Double diamonds

July 2, 2013

Couple celebrates 75 years together

Willard and Jane Williams, in a 2013 photo, will celebrate their 75th wedding anniversary in August. Contributed

Willard and Jane Williams, in a 2013 photo, will celebrate their 75th wedding anniversary in August.
Contributed

The number 98 surrounds the daily lives of Providence Point residents Willard and Jane Williams.

Willard celebrated his 98th birthday in September last year, while Jane turned 98 in April. Their beloved cocker spaniel, Maggie, is 98 years old, too, but that’s in dog years.

The couple will celebrate a more meaningful number, 75, on Aug. 19, the date of their 75th wedding anniversary.

“Married to the same man all those years, I don’t know how I stood it,” Jane said with a grin on her face.

Sitting in their Providence Point home, with their loyal dog Maggie resting at their feet, Willard and Jane reminisced about their years together.

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Sammamish wants Issaquah to contribute more for plateau fire stations

August 21, 2012

Issaquah could pay a larger share to keep Eastside Fire & Rescue stable, after officials in neighboring Sammamish asked for other partners to contribute more to correct perceived inequity in funding Sammamish Plateau fire stations.

Mark Mullet

The stations in question receive large portions of funding from Sammamish, but most incidents handled by crews at the stations occur in Issaquah.

Sammamish City Manager Ben Yazici met with representatives from Issaquah and Fire District 10 in recent weeks to discuss potential solutions to the funding issue.

(Fire District 10 is the EFR partner serving residents in Klahanie, May Valley, Mirrormont, Preston and Tiger Mountain in the Issaquah area, plus Carnation in rural King County.)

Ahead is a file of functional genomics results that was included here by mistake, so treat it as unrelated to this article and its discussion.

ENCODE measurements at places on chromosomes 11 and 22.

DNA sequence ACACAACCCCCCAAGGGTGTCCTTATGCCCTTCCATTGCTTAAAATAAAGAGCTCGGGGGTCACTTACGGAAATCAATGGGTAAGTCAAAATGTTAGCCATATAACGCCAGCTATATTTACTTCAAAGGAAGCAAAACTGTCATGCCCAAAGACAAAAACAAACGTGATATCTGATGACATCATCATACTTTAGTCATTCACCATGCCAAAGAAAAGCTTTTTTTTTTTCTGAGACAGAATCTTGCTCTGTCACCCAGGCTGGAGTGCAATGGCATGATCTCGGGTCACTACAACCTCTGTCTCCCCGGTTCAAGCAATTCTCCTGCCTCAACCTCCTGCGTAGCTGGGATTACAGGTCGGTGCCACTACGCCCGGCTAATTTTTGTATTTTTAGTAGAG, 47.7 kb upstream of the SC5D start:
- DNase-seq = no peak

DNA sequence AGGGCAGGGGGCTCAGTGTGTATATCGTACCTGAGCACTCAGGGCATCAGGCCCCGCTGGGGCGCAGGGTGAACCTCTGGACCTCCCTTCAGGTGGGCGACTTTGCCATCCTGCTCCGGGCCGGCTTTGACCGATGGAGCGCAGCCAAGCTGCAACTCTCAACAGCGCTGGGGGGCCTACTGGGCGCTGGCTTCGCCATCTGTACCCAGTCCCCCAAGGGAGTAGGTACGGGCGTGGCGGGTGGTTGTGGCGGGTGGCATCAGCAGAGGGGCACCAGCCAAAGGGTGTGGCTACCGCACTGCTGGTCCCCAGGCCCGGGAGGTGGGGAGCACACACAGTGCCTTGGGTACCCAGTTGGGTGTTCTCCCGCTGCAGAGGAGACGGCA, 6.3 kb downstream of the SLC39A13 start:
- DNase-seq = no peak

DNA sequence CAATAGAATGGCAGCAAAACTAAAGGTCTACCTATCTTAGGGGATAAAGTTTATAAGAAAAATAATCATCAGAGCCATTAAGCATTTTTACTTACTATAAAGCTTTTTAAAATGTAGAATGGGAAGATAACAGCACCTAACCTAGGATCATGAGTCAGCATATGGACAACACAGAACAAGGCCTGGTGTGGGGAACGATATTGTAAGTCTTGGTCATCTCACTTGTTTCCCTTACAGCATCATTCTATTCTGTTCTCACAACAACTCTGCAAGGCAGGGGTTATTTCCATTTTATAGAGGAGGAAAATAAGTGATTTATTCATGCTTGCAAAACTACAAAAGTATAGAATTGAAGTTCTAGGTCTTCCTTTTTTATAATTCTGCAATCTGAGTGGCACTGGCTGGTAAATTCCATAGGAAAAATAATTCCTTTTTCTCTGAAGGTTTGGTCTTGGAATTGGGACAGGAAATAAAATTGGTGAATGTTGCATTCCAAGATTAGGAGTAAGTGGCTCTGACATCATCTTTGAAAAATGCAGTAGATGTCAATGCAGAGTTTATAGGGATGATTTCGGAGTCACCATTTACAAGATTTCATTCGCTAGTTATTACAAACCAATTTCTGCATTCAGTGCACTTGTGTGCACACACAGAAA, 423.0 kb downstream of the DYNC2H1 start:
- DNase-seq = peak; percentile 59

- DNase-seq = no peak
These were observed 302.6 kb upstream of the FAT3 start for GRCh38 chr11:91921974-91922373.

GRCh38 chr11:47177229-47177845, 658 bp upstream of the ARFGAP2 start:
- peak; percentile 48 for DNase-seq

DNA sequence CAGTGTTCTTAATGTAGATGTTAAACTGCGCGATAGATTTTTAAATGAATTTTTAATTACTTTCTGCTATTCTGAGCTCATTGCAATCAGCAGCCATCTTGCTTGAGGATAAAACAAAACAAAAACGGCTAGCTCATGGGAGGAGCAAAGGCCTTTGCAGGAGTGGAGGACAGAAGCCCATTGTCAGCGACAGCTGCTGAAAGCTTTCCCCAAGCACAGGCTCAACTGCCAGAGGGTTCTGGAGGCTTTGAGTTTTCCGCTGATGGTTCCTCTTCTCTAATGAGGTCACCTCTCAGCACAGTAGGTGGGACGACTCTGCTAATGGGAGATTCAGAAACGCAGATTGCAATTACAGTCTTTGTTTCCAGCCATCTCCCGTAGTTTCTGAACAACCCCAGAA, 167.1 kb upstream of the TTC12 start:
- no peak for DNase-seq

The discussion is centered on funding for Station 83, at 3425 Issaquah-Pine Lake Road S.E., and Station 81, at 2030 212th Ave. S.E.

Issaquah-headquartered EFR determines the bill for partners based on the assessed value of property in each city or district.

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More drivers needed to take local seniors to medical appointments

July 3, 2012

Issaquah resident Catherine Swadley, 88, had open-heart surgery in November. As part of her recovery, she was advised to undergo physical therapy three times a week for three months, in Kirkland.

The problem: She wasn’t allowed to drive, let alone open heavy car doors.

“So I called Senior Services and they said they could provide drivers for me,” Swadley said.

These are not ordinary drivers, but rather volunteers who spend their time and gas contributing to the common good. Senior Services asks for small compensation (Swadley said she paid $6 each time), which goes to the nonprofit organization.

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City considers overseeing water, sewer service for all Issaquah residents

June 26, 2012

City and Sammamish Plateau Water and Sewer District officials could end up at loggerheads as the city embarks on a study to assume water and sewer service for the portion of district customers inside Issaquah city limits.